As business owners, we all have a lot to learn from one another. If you want to get your finger on the pulse of the small business community, check out the Succeed: Small Business Network on LinkedIn. This group of 80,000 business professionals offers a wide variety of perspectives on just about any topic you can imagine. For example, here’s a snapshot of their opinions on open office design.
- If a job involves sensitive information, an enclosed office is a necessity.
- Open plans work best for people who are in and out of the office—not those who are there the entire workday.
- Closed floor plans require workers to schedule time together, reducing interruptions during the regular workday and potentially increasing productivity during meetings.
- Phone work (from cold calling to conference calls) is difficult in an open office environment.
- An open office may help with creating a team environment for large projects. It seems to work well for strategists and creative professionals.
- High cubicles that are reconfigurable would make a reasonable substitute for private offices—especially if they could be equipped with doors.
- Open office works best when coworkers need to interact face-to-face frequently throughout the day.
- Working with too many people around is distracting. Having a few people work synergistically together in a small office is better than having a completely open room with no divisions.
There’s one point of agreement: The best configuration depends on the type of work being done.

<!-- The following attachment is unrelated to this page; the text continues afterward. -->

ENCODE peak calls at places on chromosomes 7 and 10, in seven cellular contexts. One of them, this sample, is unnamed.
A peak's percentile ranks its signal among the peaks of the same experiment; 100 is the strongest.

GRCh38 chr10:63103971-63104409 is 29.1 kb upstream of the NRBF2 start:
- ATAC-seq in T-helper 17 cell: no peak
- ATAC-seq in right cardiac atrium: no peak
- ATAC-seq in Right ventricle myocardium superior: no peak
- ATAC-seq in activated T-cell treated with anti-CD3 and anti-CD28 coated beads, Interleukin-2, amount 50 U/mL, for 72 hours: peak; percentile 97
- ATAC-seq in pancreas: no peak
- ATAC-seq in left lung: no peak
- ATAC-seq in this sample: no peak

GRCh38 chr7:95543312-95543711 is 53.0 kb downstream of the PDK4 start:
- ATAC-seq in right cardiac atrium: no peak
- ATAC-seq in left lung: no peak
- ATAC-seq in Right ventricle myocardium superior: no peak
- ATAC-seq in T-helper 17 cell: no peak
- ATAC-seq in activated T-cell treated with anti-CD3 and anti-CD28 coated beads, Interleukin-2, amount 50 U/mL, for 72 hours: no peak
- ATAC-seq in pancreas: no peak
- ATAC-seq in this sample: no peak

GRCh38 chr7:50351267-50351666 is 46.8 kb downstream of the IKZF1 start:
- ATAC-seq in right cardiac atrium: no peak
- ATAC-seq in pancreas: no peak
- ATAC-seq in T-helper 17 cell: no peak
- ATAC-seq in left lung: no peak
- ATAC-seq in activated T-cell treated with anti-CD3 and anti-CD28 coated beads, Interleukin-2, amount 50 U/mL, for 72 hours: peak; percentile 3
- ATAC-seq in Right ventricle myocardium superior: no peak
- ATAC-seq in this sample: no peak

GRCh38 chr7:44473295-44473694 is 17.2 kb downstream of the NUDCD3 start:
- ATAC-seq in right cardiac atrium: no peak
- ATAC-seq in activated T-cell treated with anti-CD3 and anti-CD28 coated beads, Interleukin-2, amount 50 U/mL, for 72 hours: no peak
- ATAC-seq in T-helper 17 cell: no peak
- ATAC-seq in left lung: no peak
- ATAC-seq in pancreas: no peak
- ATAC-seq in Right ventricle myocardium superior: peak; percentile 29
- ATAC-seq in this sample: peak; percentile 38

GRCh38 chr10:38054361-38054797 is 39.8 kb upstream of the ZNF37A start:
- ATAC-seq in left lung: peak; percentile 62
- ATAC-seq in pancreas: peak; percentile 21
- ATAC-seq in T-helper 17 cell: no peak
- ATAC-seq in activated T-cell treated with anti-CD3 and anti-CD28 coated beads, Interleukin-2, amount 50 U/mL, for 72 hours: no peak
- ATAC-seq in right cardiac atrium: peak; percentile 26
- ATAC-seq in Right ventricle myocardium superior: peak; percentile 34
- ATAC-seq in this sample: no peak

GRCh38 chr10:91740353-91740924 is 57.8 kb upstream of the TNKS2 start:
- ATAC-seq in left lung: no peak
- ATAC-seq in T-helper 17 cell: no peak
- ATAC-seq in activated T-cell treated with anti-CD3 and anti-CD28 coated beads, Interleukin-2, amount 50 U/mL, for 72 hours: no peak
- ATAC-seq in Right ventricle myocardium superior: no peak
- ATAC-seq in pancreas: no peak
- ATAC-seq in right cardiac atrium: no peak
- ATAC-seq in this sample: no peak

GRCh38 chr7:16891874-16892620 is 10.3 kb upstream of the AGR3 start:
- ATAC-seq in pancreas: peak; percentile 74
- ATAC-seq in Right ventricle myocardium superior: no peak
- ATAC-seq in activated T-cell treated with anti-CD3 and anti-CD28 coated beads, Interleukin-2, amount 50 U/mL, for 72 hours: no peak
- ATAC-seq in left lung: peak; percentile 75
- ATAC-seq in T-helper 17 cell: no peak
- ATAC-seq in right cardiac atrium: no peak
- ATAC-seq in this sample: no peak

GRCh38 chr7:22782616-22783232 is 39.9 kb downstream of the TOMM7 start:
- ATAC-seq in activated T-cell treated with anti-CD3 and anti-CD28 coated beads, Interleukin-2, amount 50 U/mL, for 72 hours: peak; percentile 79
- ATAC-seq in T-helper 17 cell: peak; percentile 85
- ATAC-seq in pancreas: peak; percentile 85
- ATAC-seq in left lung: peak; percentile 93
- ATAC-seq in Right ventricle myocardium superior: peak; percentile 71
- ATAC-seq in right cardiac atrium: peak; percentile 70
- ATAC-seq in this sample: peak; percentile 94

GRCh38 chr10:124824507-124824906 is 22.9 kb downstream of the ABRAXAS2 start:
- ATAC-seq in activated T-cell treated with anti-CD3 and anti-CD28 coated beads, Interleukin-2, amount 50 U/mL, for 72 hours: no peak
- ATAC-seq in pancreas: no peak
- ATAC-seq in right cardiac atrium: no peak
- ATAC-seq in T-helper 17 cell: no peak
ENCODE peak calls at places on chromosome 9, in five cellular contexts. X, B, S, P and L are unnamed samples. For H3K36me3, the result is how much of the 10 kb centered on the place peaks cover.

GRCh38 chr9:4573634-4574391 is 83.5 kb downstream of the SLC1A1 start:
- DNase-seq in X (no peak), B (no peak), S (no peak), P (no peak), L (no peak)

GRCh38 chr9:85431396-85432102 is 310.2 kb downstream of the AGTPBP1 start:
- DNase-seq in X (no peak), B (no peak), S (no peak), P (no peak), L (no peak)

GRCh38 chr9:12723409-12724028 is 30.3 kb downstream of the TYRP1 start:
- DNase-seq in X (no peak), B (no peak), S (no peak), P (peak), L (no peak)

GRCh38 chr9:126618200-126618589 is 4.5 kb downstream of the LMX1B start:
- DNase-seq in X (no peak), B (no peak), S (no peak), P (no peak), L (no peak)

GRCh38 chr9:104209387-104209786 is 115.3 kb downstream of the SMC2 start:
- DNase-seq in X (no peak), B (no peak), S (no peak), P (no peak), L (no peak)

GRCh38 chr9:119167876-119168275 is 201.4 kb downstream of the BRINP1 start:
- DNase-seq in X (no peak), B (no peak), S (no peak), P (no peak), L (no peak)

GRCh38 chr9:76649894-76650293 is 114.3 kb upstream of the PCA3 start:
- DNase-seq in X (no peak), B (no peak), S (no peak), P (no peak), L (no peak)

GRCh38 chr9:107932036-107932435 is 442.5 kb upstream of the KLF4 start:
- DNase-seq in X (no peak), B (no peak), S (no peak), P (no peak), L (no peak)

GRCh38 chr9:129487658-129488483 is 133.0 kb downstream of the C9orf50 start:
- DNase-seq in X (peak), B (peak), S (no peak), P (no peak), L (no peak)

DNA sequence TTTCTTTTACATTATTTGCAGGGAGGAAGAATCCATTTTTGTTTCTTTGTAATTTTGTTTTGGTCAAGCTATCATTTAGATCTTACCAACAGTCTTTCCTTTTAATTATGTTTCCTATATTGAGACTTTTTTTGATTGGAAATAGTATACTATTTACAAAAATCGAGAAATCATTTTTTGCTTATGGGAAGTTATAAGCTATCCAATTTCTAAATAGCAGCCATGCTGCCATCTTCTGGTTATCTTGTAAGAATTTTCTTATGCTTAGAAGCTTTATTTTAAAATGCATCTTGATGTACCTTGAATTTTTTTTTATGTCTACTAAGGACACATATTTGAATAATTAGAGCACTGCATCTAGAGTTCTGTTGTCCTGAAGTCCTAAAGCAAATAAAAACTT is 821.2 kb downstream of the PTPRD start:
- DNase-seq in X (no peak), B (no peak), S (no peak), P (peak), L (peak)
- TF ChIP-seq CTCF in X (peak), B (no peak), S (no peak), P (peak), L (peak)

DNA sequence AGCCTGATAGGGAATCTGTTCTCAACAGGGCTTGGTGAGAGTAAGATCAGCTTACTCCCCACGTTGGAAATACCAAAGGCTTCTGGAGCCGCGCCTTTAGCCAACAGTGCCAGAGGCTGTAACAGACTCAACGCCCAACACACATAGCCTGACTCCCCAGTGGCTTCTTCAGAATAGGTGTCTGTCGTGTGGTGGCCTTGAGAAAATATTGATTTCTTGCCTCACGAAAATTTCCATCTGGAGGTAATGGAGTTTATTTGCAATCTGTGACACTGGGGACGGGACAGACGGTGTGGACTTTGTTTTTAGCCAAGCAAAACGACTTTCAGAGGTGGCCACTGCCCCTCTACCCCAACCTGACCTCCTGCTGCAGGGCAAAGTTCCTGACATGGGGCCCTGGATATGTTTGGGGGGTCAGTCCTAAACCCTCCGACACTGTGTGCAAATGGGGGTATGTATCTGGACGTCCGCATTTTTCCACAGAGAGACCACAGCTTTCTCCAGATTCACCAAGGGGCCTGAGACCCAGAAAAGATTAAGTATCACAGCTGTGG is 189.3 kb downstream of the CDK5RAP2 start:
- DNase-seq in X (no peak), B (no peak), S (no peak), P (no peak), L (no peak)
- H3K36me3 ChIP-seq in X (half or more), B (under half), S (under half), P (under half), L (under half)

Can You Make an Open Office Work?
Open office layouts with no private offices and no cubicles can be very challenging. In the words of one management consultant: “An open environment is just an ad hoc meeting with no agenda or deadline peppered with interruptions, phone calls and extraneous noise.” If you must make do with an open office plan, here’s what it takes to help workers stay productive.
- Encourage respectful social interactions. Lack of privacy is a big problem. When people are in each other’s business all the time, it can be an HR nightmare. Put reasonable policies and guidelines in place along with a mechanism to enforce them fairly.
- If much of the work being done requires intense concentration, there need to be rules about “quiet time”. Or, give employees the freedom to seek out a quieter temporary workspace such as an empty office or conference room without fear of being reprimanded for not being at their desk.
- Educate workers about introversion. Open office layouts unfairly penalize workers who aren’t “social butterflies”, even though excessive socializing isn’t part of the job description and actually distracts from productive work. Help employees understand that some people simply need less chit-chat to feel like part of the team.
If you’re really concerned about saving space, rethink why you want everyone in the office. Work that requires isolation might be done remotely. Consider letting some employees work from home or another location.